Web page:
Okay, if you’ve read many of the posts on this site you know that (a) I’m a ham radio operator, (b) I like to hike and backpack, and (c) often I find ways to combine these two activities. I’m a newcomer to the Summits On the Air (SOTA) game, where you can earn points as a summit activator and/or a summit chaser. Activators are the hams who climb to the top of designated SOTA peaks and make contacts any interested hams, called Chasers. It’s great fun if you’re already a hiker and occasional field operator. Steve WG0AT and Frank K0JQZ first introduced me to SOTA during this springs QRP To the Field event. Frank spotted me on the SOTA Watch website and then handed me the key, where I was immediately piled on by chasers. It was great fun (and captured in video by Steve).
I’ve been meaning to get back out and activate another SOTA peak, so my wife Dot and I headed out this morning to activate Raspberry Mountain (SOTA designation W0/FR-142), just south of Divide, CO. This trail was a new one for the both of us but it proved to be a very pleasant and manageable hike–about 3 miles from trailhead to summit with about a thousand feet in elevation gain.
We headed down the trail a little after 9 AM local and made the summit in about two hours. I was planning to get on the air for SOTA at noon, so I had plenty of time to get a little lunch and get set up.
The views from the summit are spectacular! To the east we could see Pike’s Peak and a large reservoir.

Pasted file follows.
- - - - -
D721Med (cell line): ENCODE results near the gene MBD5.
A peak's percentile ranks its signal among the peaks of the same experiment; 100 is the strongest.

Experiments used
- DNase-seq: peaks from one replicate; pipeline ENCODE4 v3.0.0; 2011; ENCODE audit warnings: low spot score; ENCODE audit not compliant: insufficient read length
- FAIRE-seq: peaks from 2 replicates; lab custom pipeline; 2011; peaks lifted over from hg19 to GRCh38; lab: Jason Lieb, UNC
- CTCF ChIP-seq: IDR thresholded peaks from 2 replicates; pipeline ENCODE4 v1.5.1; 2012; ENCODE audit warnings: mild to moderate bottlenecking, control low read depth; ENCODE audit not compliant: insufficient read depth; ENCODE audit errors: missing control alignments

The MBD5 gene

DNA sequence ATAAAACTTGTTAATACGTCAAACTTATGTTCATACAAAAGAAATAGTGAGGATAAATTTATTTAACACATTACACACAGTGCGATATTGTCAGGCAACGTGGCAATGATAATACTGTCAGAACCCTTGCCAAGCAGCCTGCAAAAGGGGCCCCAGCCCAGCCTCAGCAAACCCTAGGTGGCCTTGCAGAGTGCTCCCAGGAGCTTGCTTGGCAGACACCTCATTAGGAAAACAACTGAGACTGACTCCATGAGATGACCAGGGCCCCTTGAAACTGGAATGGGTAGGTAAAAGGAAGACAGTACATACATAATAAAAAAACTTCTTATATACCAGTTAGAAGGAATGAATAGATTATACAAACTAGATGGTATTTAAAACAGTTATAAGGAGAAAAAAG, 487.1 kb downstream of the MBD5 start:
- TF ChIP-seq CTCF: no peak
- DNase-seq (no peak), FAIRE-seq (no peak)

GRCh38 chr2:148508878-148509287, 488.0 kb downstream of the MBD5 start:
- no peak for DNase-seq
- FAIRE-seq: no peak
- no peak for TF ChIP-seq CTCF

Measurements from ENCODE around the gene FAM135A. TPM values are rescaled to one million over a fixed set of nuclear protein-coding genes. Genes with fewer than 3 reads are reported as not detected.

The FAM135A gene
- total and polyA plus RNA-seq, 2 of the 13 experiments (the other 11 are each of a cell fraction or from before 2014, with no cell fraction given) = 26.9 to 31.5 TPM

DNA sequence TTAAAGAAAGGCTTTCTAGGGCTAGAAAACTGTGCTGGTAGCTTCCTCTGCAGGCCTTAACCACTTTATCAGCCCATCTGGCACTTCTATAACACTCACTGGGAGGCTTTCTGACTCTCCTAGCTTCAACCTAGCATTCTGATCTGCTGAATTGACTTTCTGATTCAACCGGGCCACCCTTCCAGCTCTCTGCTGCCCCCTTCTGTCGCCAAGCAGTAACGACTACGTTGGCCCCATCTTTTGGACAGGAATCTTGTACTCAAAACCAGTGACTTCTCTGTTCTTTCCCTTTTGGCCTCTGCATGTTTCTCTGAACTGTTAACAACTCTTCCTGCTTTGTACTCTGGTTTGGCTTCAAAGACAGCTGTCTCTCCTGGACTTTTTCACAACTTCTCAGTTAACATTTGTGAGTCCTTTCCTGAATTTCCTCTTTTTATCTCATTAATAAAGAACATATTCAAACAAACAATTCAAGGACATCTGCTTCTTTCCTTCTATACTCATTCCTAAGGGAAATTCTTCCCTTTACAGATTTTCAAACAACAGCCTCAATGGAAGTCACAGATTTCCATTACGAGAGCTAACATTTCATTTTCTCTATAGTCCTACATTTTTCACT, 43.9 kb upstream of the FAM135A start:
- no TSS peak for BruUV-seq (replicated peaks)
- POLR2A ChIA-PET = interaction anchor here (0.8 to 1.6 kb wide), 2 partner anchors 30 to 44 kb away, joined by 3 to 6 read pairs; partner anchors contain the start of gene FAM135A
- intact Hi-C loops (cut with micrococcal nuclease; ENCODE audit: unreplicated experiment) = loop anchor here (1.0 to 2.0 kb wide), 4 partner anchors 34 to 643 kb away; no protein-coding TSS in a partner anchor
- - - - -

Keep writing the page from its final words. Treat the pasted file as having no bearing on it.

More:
To the west, another mountain range.
The summit overlooks the town of Divide to the north.
As you can see, there are fringe benefits of being a SOTA activator, at least in Colorado. Raspberry Mountain is a six-point peak but easily activated, not requiring any more than a few hours of modest effort. My gear for this outing was my AT Sprint II QRP rig, an end-fed half-wave (EFHW) antenna with a match box like this one, a 22-ft telescoping mast to support the end of the antenna, and a small-ish gel cell to provide power.
Setup was quick and easy, and I was on the air by just a couple minutes past noon, as planned.
I had posted an alert on the SOTA Watch web site prior to taking off this morning, so all it took was a CQ on 14.062 MHz CW and the fun began. Two of my first three QSO’s were summit-to-summit (this is where two activators make a contact). All in all I made 15 contacts in the span of less than a half hour. Dot sat patiently, chatting up other hikers and enjoying the day while I operated.
For some reason, my AT Sprint II rig was acting up today, producing an ear-splitting buzz for several seconds at random intervals. That made the activation a little more challenging than I would have preferred. (Edit 11 July 2013: I subsequently consulted with the AT-Sprint Yahoo Group members, who quickly identified the buzzing as interference generated by my cell phone, and I was able to easily confirm that theory, so there’s no problem in my rig.)
After about a half hour on the air, it was time to pack up and head back down the mountain before the afternoon rain moved in. As luck would have it, we managed to return to the trailhead just as the rain began. Sometimes you get lucky, I guess. All in all it was a great outing. Aside from the receiver buzzing, everything worked pretty well. This was the first time I used the EFHW antenna, and it seemed to do great. It’s a keeper.
Here’s the log: